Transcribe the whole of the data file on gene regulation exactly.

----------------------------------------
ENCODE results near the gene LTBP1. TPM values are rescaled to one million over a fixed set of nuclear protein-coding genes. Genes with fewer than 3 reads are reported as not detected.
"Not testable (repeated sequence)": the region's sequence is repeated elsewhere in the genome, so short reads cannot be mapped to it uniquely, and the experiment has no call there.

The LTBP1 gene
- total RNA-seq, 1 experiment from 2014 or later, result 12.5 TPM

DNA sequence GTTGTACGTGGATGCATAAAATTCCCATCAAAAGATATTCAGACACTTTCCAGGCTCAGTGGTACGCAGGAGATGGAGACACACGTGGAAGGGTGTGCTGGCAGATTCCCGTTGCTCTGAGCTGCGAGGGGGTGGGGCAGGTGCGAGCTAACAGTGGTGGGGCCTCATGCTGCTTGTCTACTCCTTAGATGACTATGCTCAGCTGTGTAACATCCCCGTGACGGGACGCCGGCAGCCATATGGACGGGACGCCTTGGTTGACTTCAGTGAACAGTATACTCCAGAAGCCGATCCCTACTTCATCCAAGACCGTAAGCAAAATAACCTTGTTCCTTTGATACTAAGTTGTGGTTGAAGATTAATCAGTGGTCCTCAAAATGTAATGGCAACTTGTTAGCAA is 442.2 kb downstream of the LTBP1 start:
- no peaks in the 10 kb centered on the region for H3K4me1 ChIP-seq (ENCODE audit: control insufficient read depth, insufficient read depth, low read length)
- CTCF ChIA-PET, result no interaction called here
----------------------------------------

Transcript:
ENCODE results near the gene LTBP1. TPM values are rescaled to one million over a fixed set of nuclear protein-coding genes. Genes with fewer than 3 reads are reported as not detected.
"Not testable (repeated sequence)": the region's sequence is repeated elsewhere in the genome, so short reads cannot be mapped to it uniquely, and the experiment has no call there.

The LTBP1 gene
- total RNA-seq, 1 experiment from 2014 or later, result 12.5 TPM

DNA sequence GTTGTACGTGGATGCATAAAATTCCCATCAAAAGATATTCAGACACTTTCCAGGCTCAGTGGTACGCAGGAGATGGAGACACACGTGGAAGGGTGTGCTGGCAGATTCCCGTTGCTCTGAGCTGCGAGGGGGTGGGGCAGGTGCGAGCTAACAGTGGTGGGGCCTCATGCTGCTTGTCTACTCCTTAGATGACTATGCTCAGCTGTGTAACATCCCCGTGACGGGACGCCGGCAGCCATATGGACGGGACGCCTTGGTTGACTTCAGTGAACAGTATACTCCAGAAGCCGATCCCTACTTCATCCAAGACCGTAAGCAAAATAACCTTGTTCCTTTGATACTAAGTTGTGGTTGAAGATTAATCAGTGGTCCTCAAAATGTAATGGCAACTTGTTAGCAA is 442.2 kb downstream of the LTBP1 start:
- no peaks in the 10 kb centered on the region for H3K4me1 ChIP-seq (ENCODE audit: control insufficient read depth, insufficient read depth, low read length)
- CTCF ChIA-PET, result no interaction called here